by Sarah Reinhard | January 20, 2014 12:01 am
Atchison Blue: A Search for Silence, a Spiritual Home, and a Living Faith was a complete surprise to me. A whap-to-the-side-of-the-head walloping shocker. Why? I’m not completely sure, but the surprise was delightful and refreshing. It’s good writing, for one thing, and it’s also honest in a way that I appreciated. So much of Valente’s story and struggles resonated with me.
I haven’t figured out how Valente spent so much time with the sisters at the Mount St. Scholastica monastery, but I’m glad she did, and I’m glad her journalistic training prepared her to capture it to share with me.
This book spoke to my heart and applied to my experience. Valente faces a challenge, and the challenge is life. She carries a burden, and the burden is hurt. She seeks a solution, and the solution is Jesus.
Atchison Blue is part memoir, part guidebook, part something I don’t know how to name. It explores difficult questions of faith and hard experiences of life. It’s raw and gritty and fun to read, somehow. There’s laughter, but there are tears, too.
I had a chance to talk with Valente about her book, the writing process, and how it relates to living an integrated Catholic life. Here’s our conversation:
Sarah: Judith, your book was such a delightful read, and yet it challenged me too. Tell us about the challenges you faced when you were writing it.
Judith: The biggest challenge came perhaps in what to include and what to let go. I thought everything I was experiencing was fascinating and every word the sisters spoke to me worthy of being immortalized. And then you have this crushing experience, when your book’s editor gets hold of the manuscript, of that person saying, “Well, you know, that just isn’t that interesting to anyone but you, so you should take it out.”
I also wanted it to be much more about the sisters than me. My publisher (Sorin Books) was pushing me to make it even more about my journey: what was I feeling, how was I being transformed, what was I struggling with?
I suppose in the end, the book became a balance, a happy medium, between my life and the sisters’ lives and how they intersected.
There was, of course, an internal debate over how much to reveal about other people. I write in the book about a very serious conflict I have with my supervising producer at PBS. I write about the far-from-perfect relationship I have with my adult stepdaughters.
I decided that I had to be no-holds-barred honest. I believe the reader can smell a phony a mile away. And so I thought if I write honestly about the situation, and put my own actions under the microscope as well and fess up to my own complicity in the failure of those relationships, then readers will sense an authenticity and maybe even be able to see some of their own experience in mine.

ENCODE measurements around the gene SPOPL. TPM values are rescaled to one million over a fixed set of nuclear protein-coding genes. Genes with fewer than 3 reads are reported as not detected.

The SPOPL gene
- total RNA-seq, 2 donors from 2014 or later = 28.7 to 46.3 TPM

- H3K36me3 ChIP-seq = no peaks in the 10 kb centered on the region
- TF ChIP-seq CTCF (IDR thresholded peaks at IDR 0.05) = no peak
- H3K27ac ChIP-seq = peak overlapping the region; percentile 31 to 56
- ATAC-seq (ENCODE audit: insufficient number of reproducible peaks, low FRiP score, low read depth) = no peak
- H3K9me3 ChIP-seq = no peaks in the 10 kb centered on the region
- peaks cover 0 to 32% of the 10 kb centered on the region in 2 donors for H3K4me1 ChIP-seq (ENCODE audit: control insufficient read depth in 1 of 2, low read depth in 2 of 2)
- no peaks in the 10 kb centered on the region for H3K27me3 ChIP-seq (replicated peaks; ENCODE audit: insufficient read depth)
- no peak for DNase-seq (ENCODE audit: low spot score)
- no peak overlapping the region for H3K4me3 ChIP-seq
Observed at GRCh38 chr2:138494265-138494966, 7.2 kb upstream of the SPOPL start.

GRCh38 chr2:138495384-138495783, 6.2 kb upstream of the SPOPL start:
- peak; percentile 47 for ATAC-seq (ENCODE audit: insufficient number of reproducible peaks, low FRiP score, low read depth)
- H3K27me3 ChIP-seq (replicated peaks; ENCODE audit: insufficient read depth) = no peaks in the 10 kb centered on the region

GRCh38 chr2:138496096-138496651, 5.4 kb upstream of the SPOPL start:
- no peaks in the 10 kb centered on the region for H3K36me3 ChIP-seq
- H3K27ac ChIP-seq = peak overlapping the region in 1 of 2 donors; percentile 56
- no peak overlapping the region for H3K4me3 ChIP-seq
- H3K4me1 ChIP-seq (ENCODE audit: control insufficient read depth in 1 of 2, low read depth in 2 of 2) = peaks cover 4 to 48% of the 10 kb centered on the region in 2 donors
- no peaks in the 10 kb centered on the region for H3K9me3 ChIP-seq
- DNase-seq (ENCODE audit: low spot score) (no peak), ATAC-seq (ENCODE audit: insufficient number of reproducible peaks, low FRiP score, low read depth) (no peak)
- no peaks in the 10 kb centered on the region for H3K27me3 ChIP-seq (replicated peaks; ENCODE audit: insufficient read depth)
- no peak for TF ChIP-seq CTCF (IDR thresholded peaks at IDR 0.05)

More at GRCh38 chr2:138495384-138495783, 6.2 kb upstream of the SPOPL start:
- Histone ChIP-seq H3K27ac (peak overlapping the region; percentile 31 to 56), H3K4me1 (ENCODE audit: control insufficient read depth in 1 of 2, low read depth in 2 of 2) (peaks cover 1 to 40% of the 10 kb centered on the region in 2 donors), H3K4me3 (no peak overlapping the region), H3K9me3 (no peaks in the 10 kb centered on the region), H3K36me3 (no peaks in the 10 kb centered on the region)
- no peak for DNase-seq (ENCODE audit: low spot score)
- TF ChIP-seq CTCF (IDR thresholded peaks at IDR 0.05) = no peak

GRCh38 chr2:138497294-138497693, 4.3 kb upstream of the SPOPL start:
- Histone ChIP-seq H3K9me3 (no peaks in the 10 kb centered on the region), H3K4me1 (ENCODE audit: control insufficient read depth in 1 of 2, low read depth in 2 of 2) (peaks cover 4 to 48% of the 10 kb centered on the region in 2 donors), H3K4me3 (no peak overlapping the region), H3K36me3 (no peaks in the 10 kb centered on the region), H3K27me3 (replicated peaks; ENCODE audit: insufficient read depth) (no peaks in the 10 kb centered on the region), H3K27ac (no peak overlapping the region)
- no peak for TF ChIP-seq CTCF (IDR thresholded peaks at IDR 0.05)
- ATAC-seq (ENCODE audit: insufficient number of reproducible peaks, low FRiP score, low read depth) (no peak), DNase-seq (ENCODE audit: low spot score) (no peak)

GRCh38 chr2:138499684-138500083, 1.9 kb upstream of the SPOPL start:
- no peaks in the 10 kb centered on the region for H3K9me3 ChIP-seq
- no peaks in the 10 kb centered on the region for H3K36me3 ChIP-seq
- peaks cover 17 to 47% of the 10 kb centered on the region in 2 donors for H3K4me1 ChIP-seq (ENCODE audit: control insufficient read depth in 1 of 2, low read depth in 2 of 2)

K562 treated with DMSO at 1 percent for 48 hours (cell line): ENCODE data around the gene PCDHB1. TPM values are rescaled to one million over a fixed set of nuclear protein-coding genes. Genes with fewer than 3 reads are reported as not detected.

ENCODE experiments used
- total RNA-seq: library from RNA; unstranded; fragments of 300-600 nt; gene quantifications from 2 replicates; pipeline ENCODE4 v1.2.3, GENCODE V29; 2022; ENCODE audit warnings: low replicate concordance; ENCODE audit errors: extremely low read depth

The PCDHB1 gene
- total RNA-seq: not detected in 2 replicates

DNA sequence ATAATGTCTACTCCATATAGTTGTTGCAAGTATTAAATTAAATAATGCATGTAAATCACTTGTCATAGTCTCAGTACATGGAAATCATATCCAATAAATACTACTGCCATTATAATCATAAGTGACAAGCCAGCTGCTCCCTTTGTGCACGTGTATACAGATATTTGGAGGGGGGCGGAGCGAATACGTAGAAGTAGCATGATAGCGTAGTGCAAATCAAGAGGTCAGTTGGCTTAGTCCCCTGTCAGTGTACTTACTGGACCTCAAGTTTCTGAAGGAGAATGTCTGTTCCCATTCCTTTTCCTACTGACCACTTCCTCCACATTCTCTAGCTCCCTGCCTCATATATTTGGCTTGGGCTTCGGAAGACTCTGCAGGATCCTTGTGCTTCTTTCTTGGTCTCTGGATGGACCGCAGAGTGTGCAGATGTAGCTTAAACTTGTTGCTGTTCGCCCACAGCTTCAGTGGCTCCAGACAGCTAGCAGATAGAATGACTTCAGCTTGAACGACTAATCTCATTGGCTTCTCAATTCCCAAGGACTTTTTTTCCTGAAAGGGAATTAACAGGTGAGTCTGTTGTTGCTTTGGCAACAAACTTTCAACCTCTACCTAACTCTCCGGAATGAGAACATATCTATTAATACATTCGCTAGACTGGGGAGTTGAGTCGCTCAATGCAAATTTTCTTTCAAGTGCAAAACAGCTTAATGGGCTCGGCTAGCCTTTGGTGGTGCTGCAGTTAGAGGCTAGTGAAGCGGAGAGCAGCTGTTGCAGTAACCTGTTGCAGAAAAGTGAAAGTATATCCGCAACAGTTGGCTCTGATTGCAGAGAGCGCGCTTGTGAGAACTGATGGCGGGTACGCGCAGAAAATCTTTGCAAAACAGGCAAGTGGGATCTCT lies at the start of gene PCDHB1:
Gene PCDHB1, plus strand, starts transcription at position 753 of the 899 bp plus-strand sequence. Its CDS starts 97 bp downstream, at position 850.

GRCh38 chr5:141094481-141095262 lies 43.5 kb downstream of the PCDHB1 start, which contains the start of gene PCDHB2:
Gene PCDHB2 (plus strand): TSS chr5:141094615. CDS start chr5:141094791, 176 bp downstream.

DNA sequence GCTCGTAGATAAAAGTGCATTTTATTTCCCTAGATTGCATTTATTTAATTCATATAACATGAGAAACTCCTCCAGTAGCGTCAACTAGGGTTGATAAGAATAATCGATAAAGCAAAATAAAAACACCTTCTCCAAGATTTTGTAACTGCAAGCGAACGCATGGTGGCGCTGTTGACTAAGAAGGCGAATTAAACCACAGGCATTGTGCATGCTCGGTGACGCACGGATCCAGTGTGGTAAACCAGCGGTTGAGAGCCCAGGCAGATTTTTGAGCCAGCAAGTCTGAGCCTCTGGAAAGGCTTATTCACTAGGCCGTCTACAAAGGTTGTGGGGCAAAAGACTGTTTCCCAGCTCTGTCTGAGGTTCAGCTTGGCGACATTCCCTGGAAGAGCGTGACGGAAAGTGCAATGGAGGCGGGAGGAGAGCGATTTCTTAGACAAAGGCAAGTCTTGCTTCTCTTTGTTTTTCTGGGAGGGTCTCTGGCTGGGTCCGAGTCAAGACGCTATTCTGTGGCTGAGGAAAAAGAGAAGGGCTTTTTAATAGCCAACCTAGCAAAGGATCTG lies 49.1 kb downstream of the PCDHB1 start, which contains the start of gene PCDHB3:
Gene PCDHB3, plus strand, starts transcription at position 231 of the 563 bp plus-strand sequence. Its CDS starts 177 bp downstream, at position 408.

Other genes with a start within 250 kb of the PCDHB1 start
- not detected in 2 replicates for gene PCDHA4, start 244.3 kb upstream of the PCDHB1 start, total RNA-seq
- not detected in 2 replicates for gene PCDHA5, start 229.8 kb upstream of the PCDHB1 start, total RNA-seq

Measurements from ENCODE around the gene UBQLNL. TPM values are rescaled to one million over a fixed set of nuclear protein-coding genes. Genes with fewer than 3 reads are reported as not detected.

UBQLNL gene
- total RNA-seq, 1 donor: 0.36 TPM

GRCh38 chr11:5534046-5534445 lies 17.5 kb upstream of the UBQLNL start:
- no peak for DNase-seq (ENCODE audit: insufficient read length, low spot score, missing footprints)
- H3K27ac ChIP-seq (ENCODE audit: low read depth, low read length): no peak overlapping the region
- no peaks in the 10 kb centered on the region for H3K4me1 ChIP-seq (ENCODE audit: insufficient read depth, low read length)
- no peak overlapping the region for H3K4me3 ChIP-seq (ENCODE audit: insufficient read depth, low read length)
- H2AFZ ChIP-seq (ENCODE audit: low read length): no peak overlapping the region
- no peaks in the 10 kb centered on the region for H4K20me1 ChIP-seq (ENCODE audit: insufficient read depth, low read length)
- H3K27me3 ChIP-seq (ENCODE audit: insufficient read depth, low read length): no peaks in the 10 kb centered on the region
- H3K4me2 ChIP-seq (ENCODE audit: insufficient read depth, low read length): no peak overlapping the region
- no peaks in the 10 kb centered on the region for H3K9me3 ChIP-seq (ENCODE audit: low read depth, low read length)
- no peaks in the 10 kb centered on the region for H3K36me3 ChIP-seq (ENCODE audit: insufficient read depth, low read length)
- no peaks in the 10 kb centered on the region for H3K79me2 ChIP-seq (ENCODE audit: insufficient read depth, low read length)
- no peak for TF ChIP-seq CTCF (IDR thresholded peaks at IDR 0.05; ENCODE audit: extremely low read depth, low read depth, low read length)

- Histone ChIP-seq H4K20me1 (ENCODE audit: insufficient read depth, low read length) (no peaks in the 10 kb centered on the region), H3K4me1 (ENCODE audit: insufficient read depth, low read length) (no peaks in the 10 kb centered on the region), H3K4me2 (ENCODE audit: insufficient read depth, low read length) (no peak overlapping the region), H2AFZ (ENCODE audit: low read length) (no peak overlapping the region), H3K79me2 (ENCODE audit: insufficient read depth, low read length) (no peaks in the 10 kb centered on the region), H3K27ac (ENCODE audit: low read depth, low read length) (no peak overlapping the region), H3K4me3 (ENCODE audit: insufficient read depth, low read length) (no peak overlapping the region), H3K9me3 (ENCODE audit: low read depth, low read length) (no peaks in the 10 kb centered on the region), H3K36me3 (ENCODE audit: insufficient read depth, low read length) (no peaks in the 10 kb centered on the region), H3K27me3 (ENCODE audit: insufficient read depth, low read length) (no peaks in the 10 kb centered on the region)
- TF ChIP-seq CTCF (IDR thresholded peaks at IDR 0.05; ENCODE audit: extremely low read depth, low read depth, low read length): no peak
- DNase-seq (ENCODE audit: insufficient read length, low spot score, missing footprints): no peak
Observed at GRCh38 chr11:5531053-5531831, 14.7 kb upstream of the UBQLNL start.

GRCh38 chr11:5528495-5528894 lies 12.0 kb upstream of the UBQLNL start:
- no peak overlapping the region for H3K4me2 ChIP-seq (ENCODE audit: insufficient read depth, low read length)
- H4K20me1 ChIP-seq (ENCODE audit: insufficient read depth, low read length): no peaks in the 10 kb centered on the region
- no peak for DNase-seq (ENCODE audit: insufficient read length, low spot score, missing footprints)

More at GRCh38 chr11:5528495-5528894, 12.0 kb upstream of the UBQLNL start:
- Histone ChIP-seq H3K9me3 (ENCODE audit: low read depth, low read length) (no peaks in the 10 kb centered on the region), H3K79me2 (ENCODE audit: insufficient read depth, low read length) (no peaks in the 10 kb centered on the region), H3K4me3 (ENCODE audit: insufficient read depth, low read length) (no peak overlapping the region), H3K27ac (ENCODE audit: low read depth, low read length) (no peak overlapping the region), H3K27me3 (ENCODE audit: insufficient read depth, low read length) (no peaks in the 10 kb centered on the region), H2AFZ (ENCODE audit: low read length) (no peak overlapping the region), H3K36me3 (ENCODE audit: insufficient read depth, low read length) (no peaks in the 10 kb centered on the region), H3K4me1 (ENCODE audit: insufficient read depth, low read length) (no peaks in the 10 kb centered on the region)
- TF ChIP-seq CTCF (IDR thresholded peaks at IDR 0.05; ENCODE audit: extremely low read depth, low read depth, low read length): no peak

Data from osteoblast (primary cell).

I did worry about how my husband would feel about what I wrote about his daughters. He read every word, and I was prepared to take out anything he found offensive. But when he said I had written the truth, then that was a great relief that I had done what I needed to do.
I had written honestly about them, and about my own foibles as well.
A lot of Atchison Blue is about your journey down what I can only call the “Benedictine road” with the Benedictine sisters. How have you continued in that journey? Is it something you tap into every day?
I like to think I walk down “the Benedictine road” every minute of my days. I think you develop certain habits of mind that make you “Benedictine.”
In the book, I talk about my struggle to tame my hot Sicilian temper. Well, the sisters taught me a little exercise. Before you open your mouth to speak, ask yourself is what you are about to say true, is it kind, and is it necessary? I find I can stop myself sometimes before that fuse gets lit. Not always! But a lot of times.
They also used to have a tradition where before they embarked on a task together, they would bow to one another and say, “Have patience with me.” I love that! I’m a pretty hard taskmaster on myself and I can get very irritated if I think someone is not working as hard or as well as they can. And so now instead of lashing out, I just think, “Have patience with me.” We just sometimes have to have the patience to let people be who they are going to be.